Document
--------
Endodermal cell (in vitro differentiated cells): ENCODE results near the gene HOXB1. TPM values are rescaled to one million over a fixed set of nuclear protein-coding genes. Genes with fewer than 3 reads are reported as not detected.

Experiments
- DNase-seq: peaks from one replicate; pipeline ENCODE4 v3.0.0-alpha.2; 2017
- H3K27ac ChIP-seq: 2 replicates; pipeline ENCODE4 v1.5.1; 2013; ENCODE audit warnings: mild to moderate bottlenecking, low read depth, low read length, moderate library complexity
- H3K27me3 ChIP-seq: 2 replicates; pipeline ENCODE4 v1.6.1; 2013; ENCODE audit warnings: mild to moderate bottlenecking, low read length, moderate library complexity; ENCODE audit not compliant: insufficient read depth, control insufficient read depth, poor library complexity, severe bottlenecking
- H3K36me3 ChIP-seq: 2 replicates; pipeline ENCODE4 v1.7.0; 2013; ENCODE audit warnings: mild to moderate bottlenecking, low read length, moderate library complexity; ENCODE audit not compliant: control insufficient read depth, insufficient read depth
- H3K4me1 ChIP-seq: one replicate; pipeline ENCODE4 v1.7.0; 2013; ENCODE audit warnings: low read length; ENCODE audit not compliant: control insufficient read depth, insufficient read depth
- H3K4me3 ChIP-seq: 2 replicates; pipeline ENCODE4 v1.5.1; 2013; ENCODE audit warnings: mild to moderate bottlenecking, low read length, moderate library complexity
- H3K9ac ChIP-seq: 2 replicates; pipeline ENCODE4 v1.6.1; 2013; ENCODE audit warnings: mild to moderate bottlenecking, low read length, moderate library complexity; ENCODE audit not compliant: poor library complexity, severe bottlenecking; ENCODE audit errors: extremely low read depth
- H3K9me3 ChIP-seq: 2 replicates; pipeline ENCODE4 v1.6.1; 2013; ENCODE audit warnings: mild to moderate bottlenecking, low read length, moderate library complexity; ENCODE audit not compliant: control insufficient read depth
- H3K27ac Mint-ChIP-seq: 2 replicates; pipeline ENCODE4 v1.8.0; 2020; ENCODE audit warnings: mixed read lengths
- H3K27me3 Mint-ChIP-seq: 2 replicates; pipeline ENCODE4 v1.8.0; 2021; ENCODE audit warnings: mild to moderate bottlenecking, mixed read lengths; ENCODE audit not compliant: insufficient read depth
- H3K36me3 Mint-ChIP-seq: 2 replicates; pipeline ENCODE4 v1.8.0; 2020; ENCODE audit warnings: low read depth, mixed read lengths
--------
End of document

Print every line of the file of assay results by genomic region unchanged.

Endodermal cell (in vitro differentiated cells): ENCODE results near the gene HOXB1. TPM values are rescaled to one million over a fixed set of nuclear protein-coding genes. Genes with fewer than 3 reads are reported as not detected.

Experiments
- DNase-seq: peaks from one replicate; pipeline ENCODE4 v3.0.0-alpha.2; 2017
- H3K27ac ChIP-seq: 2 replicates; pipeline ENCODE4 v1.5.1; 2013; ENCODE audit warnings: mild to moderate bottlenecking, low read depth, low read length, moderate library complexity
- H3K27me3 ChIP-seq: 2 replicates; pipeline ENCODE4 v1.6.1; 2013; ENCODE audit warnings: mild to moderate bottlenecking, low read length, moderate library complexity; ENCODE audit not compliant: insufficient read depth, control insufficient read depth, poor library complexity, severe bottlenecking
- H3K36me3 ChIP-seq: 2 replicates; pipeline ENCODE4 v1.7.0; 2013; ENCODE audit warnings: mild to moderate bottlenecking, low read length, moderate library complexity; ENCODE audit not compliant: control insufficient read depth, insufficient read depth
- H3K4me1 ChIP-seq: one replicate; pipeline ENCODE4 v1.7.0; 2013; ENCODE audit warnings: low read length; ENCODE audit not compliant: control insufficient read depth, insufficient read depth
- H3K4me3 ChIP-seq: 2 replicates; pipeline ENCODE4 v1.5.1; 2013; ENCODE audit warnings: mild to moderate bottlenecking, low read length, moderate library complexity
- H3K9ac ChIP-seq: 2 replicates; pipeline ENCODE4 v1.6.1; 2013; ENCODE audit warnings: mild to moderate bottlenecking, low read length, moderate library complexity; ENCODE audit not compliant: poor library complexity, severe bottlenecking; ENCODE audit errors: extremely low read depth
- H3K9me3 ChIP-seq: 2 replicates; pipeline ENCODE4 v1.6.1; 2013; ENCODE audit warnings: mild to moderate bottlenecking, low read length, moderate library complexity; ENCODE audit not compliant: control insufficient read depth
- H3K27ac Mint-ChIP-seq: 2 replicates; pipeline ENCODE4 v1.8.0; 2020; ENCODE audit warnings: mixed read lengths
- H3K27me3 Mint-ChIP-seq: 2 replicates; pipeline ENCODE4 v1.8.0; 2021; ENCODE audit warnings: mild to moderate bottlenecking, mixed read lengths; ENCODE audit not compliant: insufficient read depth
- H3K36me3 Mint-ChIP-seq: 2 replicates; pipeline ENCODE4 v1.8.0; 2020; ENCODE audit warnings: low read depth, mixed read lengths